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Ina Fried / Axios

Transgender people have been involved in tech for a long time, and several industry pioneers have been trans women, including Lynn Conway and Naomi Ceder. But their visibility in this field has been slow to match the rise of the trans movement, even though the numbers in the industry have risen — which is where the inaugural Transform Tech Summit comes in.

Who: A group of transgender and non-binary techies gathered at Salesforce's offices in San Francisco for the summit on Thursday to examine the issues facing trans people in tech and how tech people can help the trans civil rights movement.

Big topic of discussion: The challenges that remain even at companies with strong policies protecting transgender employees. IBM's Connie Rice said:

There's inclusion policies and there's actual inclusion.

Attendees shared stories of their transitions on the job, exchanged best practices on data gathering, and discussed programs designed to help transgender workers land their first job in tech.

Emotional moment: The 20-year-old son of Salesforce Chief Equality Officer Tony Prophet dialed in via video chat from college during the lunchtime session to talk about what it meant to to him as a young trans person to see all these transgender tech workers gathering in one place.

"It means there are people out there that will support you," Ashton Prophet said. "That means everything, at least to me."

The lobby of Salesforce Thursday, as the company hosted the inaugural Transform Tech SummitIna Fried / Axios

Not everyone is out: A reminder of just how hard it remains for many trans techies came from Netflix's Al Tobey, who talked about delaying full transition at work in the wake of President Trump's election. "There are still some of us hiding out there," Tobey said.

Who's being left behind: Google's Rose Hayes encouraged the audience to give back. Hayes noted that she was able to transition and keep her social status and other privilege, but that the path for many others is still fraught with challenges. Quoting William Gibson, she said, "The future is already here; its just not evenly distributed," adding, "This room is proof of that."

Go deeper

Salesforce rolls the dice on Slack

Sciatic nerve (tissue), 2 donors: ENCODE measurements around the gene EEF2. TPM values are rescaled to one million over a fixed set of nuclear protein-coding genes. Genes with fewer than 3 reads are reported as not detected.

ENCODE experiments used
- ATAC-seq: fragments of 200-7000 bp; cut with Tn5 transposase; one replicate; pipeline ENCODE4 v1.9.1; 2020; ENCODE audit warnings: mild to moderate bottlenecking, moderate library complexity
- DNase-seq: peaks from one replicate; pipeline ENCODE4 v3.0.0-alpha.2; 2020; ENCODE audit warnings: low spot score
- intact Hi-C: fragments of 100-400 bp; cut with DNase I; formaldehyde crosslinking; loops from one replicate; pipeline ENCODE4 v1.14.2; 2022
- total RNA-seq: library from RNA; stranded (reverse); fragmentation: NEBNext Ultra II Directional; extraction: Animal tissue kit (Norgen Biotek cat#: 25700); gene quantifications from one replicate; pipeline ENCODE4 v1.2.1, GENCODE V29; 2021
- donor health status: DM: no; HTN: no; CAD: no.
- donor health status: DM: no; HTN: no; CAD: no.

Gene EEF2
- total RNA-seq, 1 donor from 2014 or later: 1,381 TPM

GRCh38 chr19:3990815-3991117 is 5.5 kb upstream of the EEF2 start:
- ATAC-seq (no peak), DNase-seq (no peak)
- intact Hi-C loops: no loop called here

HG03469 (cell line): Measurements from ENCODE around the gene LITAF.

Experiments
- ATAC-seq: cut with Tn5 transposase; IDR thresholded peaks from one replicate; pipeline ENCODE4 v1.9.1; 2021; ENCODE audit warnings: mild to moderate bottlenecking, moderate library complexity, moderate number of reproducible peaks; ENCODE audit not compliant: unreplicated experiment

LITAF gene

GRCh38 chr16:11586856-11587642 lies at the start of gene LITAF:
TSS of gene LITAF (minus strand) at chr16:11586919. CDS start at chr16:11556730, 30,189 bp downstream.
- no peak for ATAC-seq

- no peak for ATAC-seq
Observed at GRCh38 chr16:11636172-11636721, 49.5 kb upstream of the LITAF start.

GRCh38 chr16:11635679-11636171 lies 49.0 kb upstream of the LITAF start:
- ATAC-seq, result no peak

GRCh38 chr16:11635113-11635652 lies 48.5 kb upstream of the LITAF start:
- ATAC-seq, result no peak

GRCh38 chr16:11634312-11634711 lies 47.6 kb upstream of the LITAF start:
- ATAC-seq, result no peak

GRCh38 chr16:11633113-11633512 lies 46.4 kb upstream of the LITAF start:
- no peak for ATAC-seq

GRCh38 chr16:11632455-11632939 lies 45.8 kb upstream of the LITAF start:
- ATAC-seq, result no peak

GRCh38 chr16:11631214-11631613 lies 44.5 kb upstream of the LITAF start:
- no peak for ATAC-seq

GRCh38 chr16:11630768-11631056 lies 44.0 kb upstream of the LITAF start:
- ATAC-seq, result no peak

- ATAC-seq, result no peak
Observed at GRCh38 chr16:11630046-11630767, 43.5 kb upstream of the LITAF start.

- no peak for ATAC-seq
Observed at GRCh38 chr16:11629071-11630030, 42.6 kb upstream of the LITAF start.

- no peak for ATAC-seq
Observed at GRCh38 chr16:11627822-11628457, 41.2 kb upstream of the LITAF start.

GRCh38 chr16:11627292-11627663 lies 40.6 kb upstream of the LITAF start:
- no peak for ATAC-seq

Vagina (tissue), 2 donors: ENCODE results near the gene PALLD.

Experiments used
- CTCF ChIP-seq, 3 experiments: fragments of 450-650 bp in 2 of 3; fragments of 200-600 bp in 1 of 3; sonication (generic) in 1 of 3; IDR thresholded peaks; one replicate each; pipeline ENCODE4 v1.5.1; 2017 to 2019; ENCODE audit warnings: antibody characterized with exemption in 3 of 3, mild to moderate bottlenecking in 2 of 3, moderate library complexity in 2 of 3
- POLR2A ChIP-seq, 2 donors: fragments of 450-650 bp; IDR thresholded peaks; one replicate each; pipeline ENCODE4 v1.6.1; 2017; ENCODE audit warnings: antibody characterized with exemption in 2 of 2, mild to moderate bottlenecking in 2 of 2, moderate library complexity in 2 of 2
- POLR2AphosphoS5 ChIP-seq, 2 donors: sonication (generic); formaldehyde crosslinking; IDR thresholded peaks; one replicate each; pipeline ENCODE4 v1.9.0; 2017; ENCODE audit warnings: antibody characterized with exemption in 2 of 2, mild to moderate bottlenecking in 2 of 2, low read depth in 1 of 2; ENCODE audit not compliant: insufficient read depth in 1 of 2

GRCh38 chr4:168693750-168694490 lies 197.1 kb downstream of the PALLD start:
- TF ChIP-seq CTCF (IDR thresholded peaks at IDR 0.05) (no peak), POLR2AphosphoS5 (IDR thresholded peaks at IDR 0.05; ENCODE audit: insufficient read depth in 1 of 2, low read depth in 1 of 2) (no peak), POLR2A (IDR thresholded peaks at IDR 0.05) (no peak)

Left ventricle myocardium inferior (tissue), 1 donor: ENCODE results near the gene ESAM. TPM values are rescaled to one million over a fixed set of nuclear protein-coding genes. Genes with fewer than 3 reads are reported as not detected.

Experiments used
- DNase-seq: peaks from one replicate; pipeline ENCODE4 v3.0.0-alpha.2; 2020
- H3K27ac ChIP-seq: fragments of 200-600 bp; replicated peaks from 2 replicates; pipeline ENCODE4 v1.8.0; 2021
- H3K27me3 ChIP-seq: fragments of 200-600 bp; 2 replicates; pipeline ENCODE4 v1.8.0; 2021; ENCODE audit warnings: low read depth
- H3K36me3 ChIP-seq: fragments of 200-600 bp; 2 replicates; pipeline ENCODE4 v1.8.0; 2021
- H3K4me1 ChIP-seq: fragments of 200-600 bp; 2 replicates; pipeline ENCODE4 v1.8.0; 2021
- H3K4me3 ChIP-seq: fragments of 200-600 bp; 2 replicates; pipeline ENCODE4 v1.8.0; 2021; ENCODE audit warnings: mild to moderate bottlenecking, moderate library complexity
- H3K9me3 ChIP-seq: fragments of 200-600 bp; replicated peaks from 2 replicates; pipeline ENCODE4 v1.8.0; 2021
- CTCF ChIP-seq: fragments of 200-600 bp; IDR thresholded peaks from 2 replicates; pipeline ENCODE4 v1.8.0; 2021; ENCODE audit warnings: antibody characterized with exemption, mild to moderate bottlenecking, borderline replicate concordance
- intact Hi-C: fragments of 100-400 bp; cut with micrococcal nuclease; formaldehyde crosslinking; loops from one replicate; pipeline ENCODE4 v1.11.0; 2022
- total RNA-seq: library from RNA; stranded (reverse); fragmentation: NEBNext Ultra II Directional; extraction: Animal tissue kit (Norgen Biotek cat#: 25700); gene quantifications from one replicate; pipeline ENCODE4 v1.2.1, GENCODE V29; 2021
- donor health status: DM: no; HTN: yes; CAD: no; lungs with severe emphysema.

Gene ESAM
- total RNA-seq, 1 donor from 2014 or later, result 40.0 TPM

Illustration: Sarah Grillo/Axios

Salesforce's likely acquisition of workplace messaging service Slack — not yet a done deal but widely anticipated to be announced Tuesday afternoon — represents a big gamble for everyone involved.

For Slack, challenged by competition from Microsoft, the bet is that a deeper-pocketed owner like Salesforce, with wide experience selling into large companies, will help the bottom line.

FBI stats show border cities are among the safest

Data: FBI, Kansas Bureau of Investigation; Note: This table includes the eight largest communities on the U.S.-Mexico border and eight other U.S. cities similar in population size and demographics; Chart: Naema Ahmed/Axios

U.S. communities along the Mexico border are among the safest in America, with some border cities holding crime rates well below the national average, FBI statistics show.

Why it matters: The latest crime data collected by the FBI from 2019 contradicts the narrative by President Trump and others that the U.S.-Mexico border is a "lawless" region suffering from violence and mayhem.

Miriam Kramer, author of Space
2 hours ago - Science

The rise of military space powers

Illustration: Aïda Amer/Axios

Nations around the world are shoring up their defensive and offensive capabilities in space — for today's wars and tomorrow's.

Why it matters: Using space as a warfighting domain opens up new avenues for technologically advanced nations to dominate their enemies. But it can also make those countries more vulnerable to attack in novel ways.